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The Dynamics of Nuclear Proliferation

Stephen M. Meyer steps back from the emotions and rhetoric surrounding the nuclear arms debates to provide a systematic examination of the underlying determinants of nuclear weapons proliferation. Looking at current theories of nuclear proliferation, he asks: Must a nation that acquires the technical capability to manufacture nuclear weapons eventually do so? In an analysis, remarkable for its rigor and accessibility, Meyer provides the first empirical, statistical model explaining why particular countries became nuclear powers when they did. His findings clearly contradict the notion that the pace of nuclear proliferation is controlled by a technological imperative and show that political and military factors account for the past decisions of nations to acquire or forgo the development of nuclear weapons.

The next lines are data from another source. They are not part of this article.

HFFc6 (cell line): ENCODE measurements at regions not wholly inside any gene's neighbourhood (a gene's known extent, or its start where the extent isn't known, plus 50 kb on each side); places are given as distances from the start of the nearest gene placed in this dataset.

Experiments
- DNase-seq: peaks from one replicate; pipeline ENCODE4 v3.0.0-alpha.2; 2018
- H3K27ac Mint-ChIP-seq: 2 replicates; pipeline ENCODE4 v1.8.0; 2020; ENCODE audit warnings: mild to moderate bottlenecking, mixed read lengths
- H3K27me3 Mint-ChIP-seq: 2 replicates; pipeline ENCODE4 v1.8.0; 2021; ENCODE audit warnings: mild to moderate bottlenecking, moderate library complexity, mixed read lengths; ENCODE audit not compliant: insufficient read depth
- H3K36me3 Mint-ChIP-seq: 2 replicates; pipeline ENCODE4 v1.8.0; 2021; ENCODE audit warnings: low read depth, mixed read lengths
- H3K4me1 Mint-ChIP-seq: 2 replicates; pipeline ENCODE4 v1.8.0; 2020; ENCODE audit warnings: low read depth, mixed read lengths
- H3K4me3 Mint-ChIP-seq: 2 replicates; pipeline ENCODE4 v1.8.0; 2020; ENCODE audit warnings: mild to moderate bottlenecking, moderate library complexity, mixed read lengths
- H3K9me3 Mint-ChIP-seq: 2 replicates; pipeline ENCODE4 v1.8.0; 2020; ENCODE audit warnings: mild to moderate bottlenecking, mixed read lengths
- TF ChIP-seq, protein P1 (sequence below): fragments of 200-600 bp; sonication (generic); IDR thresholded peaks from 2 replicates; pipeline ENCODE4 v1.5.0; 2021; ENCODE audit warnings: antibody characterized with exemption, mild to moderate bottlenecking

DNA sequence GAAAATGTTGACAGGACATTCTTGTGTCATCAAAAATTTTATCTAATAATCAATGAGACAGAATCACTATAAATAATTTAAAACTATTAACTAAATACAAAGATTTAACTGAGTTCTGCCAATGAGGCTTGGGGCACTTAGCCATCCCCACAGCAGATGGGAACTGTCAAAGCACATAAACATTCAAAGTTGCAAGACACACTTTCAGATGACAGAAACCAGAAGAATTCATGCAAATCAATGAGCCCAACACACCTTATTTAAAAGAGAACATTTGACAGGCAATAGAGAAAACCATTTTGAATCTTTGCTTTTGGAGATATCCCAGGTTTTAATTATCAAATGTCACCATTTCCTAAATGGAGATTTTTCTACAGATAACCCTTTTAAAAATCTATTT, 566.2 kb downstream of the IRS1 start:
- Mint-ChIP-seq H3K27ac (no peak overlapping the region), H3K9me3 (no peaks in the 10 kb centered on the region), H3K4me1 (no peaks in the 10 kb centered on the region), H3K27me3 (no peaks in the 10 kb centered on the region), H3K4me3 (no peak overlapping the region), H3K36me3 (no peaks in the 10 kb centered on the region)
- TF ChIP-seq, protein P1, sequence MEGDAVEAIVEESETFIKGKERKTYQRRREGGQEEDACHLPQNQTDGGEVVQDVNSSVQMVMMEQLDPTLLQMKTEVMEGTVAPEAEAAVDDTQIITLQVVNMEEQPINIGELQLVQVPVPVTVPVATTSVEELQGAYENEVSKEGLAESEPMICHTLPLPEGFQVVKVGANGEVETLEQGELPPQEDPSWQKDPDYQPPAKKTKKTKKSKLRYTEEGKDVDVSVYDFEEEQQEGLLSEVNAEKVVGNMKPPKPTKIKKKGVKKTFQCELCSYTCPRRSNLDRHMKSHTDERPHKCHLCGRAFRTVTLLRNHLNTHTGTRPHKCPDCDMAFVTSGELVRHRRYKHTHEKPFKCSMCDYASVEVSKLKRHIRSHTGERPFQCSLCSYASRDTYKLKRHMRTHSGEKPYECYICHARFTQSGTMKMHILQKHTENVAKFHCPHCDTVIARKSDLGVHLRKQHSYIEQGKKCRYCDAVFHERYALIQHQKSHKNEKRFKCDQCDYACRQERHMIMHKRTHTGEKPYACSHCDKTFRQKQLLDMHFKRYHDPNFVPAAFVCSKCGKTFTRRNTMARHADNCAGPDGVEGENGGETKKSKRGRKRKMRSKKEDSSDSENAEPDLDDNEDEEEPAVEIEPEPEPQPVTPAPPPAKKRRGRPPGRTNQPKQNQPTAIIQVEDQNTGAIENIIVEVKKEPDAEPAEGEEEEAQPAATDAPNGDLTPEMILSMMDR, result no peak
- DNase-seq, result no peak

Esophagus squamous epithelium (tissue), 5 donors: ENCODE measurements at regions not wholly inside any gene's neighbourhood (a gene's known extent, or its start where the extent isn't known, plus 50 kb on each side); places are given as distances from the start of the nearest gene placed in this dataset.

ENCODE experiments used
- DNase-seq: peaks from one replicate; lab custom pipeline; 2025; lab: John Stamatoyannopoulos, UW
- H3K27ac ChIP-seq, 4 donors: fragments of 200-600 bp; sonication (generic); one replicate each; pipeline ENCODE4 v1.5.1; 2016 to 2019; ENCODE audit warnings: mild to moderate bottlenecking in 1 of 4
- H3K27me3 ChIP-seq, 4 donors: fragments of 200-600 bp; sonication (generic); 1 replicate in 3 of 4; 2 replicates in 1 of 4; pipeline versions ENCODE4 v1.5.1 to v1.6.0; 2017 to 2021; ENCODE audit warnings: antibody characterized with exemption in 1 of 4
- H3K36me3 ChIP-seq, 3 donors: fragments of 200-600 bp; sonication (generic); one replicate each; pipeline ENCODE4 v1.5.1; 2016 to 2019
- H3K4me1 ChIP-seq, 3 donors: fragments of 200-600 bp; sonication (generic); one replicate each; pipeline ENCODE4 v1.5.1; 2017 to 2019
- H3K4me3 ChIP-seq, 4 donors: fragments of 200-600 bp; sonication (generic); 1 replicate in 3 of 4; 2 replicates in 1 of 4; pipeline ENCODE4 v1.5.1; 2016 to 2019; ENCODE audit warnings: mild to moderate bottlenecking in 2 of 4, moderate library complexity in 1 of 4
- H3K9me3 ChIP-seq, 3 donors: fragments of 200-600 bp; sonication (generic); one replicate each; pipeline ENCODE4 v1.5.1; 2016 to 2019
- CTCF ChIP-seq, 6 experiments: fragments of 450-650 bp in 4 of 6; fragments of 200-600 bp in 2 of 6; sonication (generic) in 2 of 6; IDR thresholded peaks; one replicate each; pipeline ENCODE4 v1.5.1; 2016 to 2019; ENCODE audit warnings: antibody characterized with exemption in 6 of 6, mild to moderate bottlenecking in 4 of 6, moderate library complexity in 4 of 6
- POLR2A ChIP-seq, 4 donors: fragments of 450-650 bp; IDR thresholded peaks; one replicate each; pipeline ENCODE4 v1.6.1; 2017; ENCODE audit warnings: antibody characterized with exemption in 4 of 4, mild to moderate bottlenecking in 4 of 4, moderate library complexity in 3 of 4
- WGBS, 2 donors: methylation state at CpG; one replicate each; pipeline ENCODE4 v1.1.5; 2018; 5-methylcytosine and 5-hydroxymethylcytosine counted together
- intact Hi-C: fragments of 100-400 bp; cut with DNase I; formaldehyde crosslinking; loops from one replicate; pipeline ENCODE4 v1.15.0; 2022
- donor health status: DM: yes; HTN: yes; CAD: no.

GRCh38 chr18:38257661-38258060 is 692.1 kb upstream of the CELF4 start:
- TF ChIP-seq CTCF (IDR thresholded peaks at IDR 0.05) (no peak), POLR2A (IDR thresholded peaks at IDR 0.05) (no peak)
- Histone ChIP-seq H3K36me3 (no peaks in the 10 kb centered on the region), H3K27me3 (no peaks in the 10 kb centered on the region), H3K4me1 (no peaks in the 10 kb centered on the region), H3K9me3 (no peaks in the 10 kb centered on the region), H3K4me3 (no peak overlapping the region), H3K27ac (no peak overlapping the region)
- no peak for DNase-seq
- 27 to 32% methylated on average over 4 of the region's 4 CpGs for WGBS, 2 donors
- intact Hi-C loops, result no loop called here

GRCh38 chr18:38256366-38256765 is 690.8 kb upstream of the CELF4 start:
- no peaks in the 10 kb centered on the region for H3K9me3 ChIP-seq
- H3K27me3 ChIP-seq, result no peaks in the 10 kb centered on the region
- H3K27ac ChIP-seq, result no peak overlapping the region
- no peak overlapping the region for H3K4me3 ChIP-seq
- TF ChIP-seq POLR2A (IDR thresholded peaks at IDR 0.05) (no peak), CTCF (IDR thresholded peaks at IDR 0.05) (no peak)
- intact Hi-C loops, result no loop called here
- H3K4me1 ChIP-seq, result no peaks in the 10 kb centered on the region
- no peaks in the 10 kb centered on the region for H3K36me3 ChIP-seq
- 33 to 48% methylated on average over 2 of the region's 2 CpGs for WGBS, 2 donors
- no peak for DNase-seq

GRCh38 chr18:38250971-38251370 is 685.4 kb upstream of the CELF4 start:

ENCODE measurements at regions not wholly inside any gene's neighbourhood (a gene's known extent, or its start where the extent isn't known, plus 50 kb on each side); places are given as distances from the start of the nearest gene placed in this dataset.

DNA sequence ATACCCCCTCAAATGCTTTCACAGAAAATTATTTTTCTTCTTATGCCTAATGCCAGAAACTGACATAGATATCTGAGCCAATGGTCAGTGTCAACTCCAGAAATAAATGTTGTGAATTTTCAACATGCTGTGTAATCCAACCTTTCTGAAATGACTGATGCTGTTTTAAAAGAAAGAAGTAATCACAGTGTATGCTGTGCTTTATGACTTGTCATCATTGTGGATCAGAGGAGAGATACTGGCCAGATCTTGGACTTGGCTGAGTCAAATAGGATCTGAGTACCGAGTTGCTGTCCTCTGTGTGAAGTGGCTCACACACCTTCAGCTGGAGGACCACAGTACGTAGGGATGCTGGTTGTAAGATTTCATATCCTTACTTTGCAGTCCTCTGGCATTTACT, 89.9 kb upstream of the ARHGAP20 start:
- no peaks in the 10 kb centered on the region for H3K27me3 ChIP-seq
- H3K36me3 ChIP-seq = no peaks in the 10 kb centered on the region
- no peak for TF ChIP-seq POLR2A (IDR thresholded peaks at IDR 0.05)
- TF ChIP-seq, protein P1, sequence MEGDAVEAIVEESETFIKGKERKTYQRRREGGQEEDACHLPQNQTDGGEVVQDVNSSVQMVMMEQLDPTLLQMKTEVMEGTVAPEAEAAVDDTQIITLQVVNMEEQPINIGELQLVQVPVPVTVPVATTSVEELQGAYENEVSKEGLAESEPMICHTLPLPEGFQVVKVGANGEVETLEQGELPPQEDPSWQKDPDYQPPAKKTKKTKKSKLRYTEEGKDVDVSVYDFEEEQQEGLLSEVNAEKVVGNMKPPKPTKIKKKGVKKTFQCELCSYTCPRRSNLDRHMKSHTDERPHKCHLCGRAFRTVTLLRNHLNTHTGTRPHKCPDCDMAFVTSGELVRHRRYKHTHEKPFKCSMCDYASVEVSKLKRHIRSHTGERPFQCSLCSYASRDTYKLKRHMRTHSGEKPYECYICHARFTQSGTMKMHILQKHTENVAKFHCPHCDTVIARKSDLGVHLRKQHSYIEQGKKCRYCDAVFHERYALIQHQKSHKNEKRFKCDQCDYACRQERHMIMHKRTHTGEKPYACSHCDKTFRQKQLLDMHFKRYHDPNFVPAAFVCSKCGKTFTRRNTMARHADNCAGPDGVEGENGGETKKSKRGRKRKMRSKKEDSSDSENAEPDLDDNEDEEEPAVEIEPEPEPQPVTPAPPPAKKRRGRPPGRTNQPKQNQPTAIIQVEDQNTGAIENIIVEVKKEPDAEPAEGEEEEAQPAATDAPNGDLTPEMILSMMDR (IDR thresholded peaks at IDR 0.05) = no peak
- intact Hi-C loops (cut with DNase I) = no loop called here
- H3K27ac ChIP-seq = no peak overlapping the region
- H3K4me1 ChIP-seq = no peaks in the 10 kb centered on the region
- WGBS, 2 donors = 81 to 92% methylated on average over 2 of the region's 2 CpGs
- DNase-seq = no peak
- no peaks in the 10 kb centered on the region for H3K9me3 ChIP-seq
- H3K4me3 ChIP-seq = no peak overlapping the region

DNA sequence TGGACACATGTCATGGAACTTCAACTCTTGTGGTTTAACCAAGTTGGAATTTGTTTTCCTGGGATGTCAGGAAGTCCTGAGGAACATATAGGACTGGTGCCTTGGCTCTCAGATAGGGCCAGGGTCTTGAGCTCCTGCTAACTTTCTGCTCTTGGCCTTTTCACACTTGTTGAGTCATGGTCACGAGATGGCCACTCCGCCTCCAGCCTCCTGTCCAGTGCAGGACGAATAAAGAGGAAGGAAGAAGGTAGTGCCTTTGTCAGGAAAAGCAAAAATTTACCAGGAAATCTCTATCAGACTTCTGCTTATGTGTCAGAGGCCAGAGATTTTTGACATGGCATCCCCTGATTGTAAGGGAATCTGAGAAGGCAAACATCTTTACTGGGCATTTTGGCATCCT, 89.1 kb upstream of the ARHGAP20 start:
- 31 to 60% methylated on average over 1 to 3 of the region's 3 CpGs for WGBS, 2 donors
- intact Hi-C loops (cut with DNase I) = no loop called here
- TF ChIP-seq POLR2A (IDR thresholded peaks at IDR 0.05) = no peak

246 pages | 6 x 9 | © 1984

Political Science: Diplomacy, Foreign Policy, and International Relations

Table of Contents

1. Nuclear Proliferation: Contending Views
2. The Technological Basis of Nuclear Proliferation
3. The Motivational Basis of Nuclear Proliferation
4. Is There a Technological Imperative?
5. Testing the Motivational Hypothesis
6. The Dynamics of the Nuclear Proliferation Process
7. Forecasting Nuclear Proliferation
Concluding Observations
A. Historical Decisions to Initiate Nuclear Weapons Programs
B. The Technical Model
C. Cost-Estimating Procedures
D. Estimating Nuclear Propensities

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